A month or so ago I wrote a little post about HDR. A little post about what HDR really is and how it should be used in order for it to be called HDR, and how the biggest part of the people confuse HDR with cross-processing.
I decided to also do a little post about cross-processing. Now, this cross-processing has nothing to do with combining shots which are taken from a series of photographs with different exposure times. It originates from the film days (you know, that funny plastic stuff with a light-sensitive emulsion layer, on which you took pictures in the previous century 😉 ) when photographers – by accident or on purpose – e.g developed on the “wrong” photographic paper or with the “wrong” chemicals. Cross-processed images are/were typically recognized from their unnatural colors and high contrast.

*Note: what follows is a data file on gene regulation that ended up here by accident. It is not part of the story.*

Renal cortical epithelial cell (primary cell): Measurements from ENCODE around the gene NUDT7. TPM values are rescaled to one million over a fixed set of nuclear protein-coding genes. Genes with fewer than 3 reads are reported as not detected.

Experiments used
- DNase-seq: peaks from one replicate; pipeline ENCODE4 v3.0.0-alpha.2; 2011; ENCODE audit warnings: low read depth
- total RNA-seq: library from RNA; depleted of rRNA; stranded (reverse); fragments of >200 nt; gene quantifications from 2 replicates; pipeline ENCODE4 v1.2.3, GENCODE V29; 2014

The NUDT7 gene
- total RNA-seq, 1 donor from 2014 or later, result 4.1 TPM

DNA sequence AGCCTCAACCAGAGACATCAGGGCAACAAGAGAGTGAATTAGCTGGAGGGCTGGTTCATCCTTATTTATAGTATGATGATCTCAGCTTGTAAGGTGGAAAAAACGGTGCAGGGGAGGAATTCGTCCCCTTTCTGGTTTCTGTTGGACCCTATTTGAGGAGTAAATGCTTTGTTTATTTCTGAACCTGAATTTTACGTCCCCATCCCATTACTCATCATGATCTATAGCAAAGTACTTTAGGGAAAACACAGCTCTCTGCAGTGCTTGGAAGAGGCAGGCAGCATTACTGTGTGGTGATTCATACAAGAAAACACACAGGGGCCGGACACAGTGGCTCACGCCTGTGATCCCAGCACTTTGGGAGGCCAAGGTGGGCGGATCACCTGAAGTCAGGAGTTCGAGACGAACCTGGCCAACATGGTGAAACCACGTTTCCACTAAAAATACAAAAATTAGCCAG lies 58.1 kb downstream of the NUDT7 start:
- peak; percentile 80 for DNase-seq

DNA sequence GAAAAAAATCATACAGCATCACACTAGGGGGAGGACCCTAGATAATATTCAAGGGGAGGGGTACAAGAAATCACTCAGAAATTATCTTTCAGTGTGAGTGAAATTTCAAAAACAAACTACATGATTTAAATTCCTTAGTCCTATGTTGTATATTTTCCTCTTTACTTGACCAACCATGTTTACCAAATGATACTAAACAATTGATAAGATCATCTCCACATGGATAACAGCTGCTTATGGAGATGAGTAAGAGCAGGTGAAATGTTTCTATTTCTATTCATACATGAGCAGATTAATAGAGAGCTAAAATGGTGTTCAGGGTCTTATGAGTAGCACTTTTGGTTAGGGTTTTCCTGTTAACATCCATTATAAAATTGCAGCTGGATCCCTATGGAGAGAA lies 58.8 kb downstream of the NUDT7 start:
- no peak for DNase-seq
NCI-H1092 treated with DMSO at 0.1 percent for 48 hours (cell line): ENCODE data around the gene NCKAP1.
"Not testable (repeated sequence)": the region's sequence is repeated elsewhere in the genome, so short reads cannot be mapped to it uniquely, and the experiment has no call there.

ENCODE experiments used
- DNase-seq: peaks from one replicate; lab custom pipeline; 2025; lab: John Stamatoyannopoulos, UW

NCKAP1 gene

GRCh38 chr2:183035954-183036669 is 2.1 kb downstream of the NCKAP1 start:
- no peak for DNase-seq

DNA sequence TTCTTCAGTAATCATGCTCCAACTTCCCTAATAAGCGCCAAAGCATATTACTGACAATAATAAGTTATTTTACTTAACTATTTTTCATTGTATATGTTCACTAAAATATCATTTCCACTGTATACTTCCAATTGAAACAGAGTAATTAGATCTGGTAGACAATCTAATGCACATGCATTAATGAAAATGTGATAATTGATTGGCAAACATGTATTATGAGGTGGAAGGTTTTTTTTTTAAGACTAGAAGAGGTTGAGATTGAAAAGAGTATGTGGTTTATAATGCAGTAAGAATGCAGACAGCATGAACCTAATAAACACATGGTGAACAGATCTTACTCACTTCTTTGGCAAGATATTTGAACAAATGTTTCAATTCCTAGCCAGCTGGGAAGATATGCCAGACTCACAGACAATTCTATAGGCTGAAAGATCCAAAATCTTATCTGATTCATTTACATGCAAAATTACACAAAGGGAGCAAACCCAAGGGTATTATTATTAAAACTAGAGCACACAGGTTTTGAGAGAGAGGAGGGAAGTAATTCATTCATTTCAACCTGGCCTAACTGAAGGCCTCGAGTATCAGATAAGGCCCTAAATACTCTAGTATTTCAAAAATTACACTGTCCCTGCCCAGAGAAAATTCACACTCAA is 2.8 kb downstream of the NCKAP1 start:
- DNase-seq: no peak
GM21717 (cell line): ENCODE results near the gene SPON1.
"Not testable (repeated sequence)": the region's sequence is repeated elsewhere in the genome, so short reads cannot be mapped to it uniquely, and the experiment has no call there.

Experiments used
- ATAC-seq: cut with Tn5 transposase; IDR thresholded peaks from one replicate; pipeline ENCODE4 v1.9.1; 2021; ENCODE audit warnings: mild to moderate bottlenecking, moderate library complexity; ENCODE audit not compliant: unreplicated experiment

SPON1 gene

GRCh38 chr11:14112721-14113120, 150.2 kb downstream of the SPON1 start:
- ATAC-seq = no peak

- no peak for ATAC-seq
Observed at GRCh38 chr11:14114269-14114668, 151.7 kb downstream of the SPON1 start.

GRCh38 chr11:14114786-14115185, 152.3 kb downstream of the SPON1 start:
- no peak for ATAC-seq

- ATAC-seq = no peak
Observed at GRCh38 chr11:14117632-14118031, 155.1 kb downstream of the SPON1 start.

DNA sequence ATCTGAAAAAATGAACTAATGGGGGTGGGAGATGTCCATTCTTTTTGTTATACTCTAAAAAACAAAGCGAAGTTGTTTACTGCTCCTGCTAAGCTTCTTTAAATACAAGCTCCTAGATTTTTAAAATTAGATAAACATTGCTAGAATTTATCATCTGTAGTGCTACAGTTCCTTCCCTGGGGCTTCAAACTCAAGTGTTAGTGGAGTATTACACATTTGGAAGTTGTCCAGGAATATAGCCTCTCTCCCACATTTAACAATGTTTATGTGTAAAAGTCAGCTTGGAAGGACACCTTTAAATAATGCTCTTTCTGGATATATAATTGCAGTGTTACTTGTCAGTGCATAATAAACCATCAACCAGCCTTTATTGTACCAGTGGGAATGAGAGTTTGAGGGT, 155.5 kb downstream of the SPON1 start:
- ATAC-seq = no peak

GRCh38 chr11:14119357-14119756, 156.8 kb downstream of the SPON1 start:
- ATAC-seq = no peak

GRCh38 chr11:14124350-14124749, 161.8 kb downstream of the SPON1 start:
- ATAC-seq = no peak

In the current days of digital cameras and Photoshop cross-processing has gained a stack of new possibilities. Blending modes in Photoshop are a great way to cross-process images. They’re a great way to get those unnatural, muted or seemingly super-saturated colors.
Under here I put a couple of pictures that are cross-processed (nothing over-done, mind you, I have the sliders and blending modes well under control 😉 ). On the left the unedited, straight out of camera RAW-file, on the right the processed image in Photoshop. This isn’t just a matter of boosting the saturation. If you were to do that, you’d lose all the detail.
You might want to click the images to see the details in the Photoshop settings. And if you want to try yourself, just scroll through the blending modes in the layer palette to see what effect it has on the image. It’s the best way to learn what the different modes do to the images.